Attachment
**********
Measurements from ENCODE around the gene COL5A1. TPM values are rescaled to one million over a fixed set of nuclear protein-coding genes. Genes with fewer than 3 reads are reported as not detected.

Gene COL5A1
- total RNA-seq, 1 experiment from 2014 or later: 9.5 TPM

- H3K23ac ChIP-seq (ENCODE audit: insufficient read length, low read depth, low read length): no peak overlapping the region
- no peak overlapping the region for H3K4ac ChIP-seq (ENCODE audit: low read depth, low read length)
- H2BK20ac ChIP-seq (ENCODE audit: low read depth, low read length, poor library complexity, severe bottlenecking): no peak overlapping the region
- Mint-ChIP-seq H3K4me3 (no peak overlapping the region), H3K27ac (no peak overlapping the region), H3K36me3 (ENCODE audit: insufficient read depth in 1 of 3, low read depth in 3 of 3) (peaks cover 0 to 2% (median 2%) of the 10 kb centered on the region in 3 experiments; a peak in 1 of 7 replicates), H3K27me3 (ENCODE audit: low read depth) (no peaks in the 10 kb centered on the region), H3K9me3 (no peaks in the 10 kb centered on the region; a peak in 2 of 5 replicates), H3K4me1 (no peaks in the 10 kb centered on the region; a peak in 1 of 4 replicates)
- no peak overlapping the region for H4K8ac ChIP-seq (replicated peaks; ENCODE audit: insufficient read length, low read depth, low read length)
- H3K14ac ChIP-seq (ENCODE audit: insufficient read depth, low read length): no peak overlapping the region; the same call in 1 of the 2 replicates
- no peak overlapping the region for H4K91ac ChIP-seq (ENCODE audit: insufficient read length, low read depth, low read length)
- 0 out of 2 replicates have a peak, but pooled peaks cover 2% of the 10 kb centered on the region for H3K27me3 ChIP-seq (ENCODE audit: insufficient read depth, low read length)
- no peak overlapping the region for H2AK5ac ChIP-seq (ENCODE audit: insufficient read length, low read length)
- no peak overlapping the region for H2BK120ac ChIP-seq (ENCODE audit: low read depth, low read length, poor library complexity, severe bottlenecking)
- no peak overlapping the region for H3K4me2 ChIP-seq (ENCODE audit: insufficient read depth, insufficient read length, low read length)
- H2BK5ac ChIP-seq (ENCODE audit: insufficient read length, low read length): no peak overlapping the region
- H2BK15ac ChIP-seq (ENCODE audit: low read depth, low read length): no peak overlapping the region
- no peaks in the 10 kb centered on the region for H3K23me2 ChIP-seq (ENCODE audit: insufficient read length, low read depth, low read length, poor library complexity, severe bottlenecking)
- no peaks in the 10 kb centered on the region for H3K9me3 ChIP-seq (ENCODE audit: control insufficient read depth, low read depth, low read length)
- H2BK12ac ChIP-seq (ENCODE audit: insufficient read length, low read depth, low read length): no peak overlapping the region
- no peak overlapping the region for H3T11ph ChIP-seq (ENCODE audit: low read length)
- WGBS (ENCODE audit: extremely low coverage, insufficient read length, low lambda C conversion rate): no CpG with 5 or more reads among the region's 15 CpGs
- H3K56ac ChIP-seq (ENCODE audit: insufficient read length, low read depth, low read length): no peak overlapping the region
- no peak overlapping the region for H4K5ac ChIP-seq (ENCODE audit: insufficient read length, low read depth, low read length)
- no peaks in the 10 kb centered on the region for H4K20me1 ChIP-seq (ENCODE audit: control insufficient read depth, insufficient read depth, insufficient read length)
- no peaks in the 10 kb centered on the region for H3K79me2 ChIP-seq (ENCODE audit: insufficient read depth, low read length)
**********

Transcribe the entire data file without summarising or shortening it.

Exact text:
Measurements from ENCODE around the gene COL5A1. TPM values are rescaled to one million over a fixed set of nuclear protein-coding genes. Genes with fewer than 3 reads are reported as not detected.

Gene COL5A1
- total RNA-seq, 1 experiment from 2014 or later: 9.5 TPM

- H3K23ac ChIP-seq (ENCODE audit: insufficient read length, low read depth, low read length): no peak overlapping the region
- no peak overlapping the region for H3K4ac ChIP-seq (ENCODE audit: low read depth, low read length)
- H2BK20ac ChIP-seq (ENCODE audit: low read depth, low read length, poor library complexity, severe bottlenecking): no peak overlapping the region
- Mint-ChIP-seq H3K4me3 (no peak overlapping the region), H3K27ac (no peak overlapping the region), H3K36me3 (ENCODE audit: insufficient read depth in 1 of 3, low read depth in 3 of 3) (peaks cover 0 to 2% (median 2%) of the 10 kb centered on the region in 3 experiments; a peak in 1 of 7 replicates), H3K27me3 (ENCODE audit: low read depth) (no peaks in the 10 kb centered on the region), H3K9me3 (no peaks in the 10 kb centered on the region; a peak in 2 of 5 replicates), H3K4me1 (no peaks in the 10 kb centered on the region; a peak in 1 of 4 replicates)
- no peak overlapping the region for H4K8ac ChIP-seq (replicated peaks; ENCODE audit: insufficient read length, low read depth, low read length)
- H3K14ac ChIP-seq (ENCODE audit: insufficient read depth, low read length): no peak overlapping the region; the same call in 1 of the 2 replicates
- no peak overlapping the region for H4K91ac ChIP-seq (ENCODE audit: insufficient read length, low read depth, low read length)
- 0 out of 2 replicates have a peak, but pooled peaks cover 2% of the 10 kb centered on the region for H3K27me3 ChIP-seq (ENCODE audit: insufficient read depth, low read length)
- no peak overlapping the region for H2AK5ac ChIP-seq (ENCODE audit: insufficient read length, low read length)
- no peak overlapping the region for H2BK120ac ChIP-seq (ENCODE audit: low read depth, low read length, poor library complexity, severe bottlenecking)
- no peak overlapping the region for H3K4me2 ChIP-seq (ENCODE audit: insufficient read depth, insufficient read length, low read length)
- H2BK5ac ChIP-seq (ENCODE audit: insufficient read length, low read length): no peak overlapping the region
- H2BK15ac ChIP-seq (ENCODE audit: low read depth, low read length): no peak overlapping the region
- no peaks in the 10 kb centered on the region for H3K23me2 ChIP-seq (ENCODE audit: insufficient read length, low read depth, low read length, poor library complexity, severe bottlenecking)
- no peaks in the 10 kb centered on the region for H3K9me3 ChIP-seq (ENCODE audit: control insufficient read depth, low read depth, low read length)
- H2BK12ac ChIP-seq (ENCODE audit: insufficient read length, low read depth, low read length): no peak overlapping the region
- no peak overlapping the region for H3T11ph ChIP-seq (ENCODE audit: low read length)
- WGBS (ENCODE audit: extremely low coverage, insufficient read length, low lambda C conversion rate): no CpG with 5 or more reads among the region's 15 CpGs
- H3K56ac ChIP-seq (ENCODE audit: insufficient read length, low read depth, low read length): no peak overlapping the region
- no peak overlapping the region for H4K5ac ChIP-seq (ENCODE audit: insufficient read length, low read depth, low read length)
- no peaks in the 10 kb centered on the region for H4K20me1 ChIP-seq (ENCODE audit: control insufficient read depth, insufficient read depth, insufficient read length)
- no peaks in the 10 kb centered on the region for H3K79me2 ChIP-seq (ENCODE audit: insufficient read depth, low read length)